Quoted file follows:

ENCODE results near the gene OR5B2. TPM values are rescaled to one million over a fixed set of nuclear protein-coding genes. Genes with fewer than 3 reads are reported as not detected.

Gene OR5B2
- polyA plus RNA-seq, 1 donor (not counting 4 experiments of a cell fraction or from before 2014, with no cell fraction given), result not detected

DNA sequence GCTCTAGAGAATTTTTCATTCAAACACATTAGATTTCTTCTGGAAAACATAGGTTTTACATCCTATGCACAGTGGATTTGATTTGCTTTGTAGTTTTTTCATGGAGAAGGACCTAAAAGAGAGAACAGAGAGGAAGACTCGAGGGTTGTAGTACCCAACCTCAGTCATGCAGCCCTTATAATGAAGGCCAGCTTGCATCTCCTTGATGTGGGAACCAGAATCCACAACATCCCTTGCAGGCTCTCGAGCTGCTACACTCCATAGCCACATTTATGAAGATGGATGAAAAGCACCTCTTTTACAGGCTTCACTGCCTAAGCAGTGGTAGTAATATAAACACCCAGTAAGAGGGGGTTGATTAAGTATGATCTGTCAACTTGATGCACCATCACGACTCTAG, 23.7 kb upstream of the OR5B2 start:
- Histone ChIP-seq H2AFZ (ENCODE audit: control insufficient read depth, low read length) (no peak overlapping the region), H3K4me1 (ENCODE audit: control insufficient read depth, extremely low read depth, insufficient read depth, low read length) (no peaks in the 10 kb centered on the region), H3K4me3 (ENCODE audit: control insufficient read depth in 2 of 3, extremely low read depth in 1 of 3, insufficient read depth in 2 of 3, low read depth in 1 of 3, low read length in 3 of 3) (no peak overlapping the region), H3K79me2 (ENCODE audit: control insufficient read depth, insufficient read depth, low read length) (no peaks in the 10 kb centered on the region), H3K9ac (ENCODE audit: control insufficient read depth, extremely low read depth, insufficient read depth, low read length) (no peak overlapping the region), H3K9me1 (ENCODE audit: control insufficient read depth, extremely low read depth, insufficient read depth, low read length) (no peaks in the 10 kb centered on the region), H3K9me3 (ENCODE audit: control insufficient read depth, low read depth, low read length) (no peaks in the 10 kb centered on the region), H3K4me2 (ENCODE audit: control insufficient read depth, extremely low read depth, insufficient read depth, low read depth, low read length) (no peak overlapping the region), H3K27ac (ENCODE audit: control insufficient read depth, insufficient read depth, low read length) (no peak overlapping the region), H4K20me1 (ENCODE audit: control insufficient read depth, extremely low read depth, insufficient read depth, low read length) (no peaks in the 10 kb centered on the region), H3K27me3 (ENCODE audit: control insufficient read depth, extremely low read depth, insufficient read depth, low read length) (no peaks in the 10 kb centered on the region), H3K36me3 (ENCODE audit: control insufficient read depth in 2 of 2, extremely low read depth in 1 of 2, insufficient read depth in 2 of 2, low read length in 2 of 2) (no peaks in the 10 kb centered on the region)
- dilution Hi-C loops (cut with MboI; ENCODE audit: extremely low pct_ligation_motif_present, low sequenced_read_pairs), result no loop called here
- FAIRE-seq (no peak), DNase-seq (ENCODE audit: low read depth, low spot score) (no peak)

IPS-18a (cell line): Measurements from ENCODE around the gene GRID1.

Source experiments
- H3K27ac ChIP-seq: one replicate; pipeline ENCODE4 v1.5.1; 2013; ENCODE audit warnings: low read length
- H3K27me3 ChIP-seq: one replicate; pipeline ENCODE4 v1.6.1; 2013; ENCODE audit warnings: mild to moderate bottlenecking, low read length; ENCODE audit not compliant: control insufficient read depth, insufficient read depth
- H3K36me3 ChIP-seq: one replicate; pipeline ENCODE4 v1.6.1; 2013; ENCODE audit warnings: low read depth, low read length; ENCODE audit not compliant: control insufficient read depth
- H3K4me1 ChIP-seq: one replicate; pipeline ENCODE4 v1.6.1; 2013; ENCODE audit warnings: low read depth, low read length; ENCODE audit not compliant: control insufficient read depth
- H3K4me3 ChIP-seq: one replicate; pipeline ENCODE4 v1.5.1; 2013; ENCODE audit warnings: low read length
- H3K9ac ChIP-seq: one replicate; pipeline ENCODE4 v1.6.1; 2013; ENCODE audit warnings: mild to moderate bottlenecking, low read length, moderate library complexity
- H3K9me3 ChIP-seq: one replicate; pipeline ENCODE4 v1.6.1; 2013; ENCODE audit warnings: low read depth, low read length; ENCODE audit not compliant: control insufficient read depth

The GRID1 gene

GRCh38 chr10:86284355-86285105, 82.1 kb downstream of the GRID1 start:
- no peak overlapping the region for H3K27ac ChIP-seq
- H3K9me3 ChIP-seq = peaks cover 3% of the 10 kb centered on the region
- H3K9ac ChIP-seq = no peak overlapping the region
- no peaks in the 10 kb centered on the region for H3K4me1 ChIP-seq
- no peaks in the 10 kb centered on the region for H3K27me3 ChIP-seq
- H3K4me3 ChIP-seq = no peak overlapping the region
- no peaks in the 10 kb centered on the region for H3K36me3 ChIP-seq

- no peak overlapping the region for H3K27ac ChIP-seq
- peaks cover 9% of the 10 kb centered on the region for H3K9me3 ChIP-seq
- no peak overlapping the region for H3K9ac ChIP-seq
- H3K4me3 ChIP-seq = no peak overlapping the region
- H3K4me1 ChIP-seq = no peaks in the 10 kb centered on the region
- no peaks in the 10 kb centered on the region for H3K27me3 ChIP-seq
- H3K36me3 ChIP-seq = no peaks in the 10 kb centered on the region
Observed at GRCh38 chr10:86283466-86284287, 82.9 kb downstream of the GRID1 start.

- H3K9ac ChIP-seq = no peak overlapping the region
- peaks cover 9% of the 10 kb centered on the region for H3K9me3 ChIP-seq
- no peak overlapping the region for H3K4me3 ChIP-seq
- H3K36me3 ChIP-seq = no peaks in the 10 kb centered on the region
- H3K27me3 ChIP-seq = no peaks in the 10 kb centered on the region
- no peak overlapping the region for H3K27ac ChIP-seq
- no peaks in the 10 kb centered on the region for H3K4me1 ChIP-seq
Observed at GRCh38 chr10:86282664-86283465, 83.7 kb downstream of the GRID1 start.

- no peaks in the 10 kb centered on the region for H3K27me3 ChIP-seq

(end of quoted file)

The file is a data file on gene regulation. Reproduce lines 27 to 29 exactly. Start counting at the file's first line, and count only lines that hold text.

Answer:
- peaks cover 9% of the 10 kb centered on the region for H3K9me3 ChIP-seq
- no peak overlapping the region for H3K9ac ChIP-seq
- H3K4me3 ChIP-seq = no peak overlapping the region